If the student is a client of the Counseling Center, federal and state law prohibits us from acknowledging that the student is a client or discussing his or her case in any way without specific written permission from the student. This law applies whether or not you have referred the student to us or have discussed the student's situation with us before he or she becomes a client. If you wish to follow-up with us after referring or discussing the student, please encourage the student to sign a written Release of Information Form authorizing his or her counselor to release information to you when he or she comes for counseling.
Important Campus Contacts
Tips for Recognizing Students in Distress
At one time or another everyone feels upset or distressed. However, there are three levels of student distress which, when present over a period of time, suggest that the problems are more than the "normal" ones.
- Changes in academic performance in the classroom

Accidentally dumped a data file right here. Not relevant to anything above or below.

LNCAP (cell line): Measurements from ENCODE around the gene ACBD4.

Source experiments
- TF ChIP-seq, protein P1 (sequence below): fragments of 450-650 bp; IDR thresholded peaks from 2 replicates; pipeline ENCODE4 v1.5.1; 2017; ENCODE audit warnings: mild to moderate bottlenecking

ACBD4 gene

- A significant drop in examination scores
- Change in pattern of interaction
- Changes in physical appearance
- Problems concentrating and remembering things or making decisions
- Repeated request for special consideration
- New or regularly occurring behavior which pushes the limits and may interfere with class
- Management or be disruptive to other students, faculty or staff
- Unusual or exaggerated emotional responses
- Persistent sadness or unexplained crying
- High levels of irritability or inappropriate excitement
- Highly disturbed behavior
- Outbursts of anger
- Inability to communicate clearly
- Irrational conversation or speech that seems disconnected
- Loss of contact with reality (seeing/hearing things that are not there, beliefs or actions at odds with reality)
- Suspiciousness, irrational feelings of persecution
- Statements related to death or dying or feelings of hopelessness
- Threats of harming self or harming others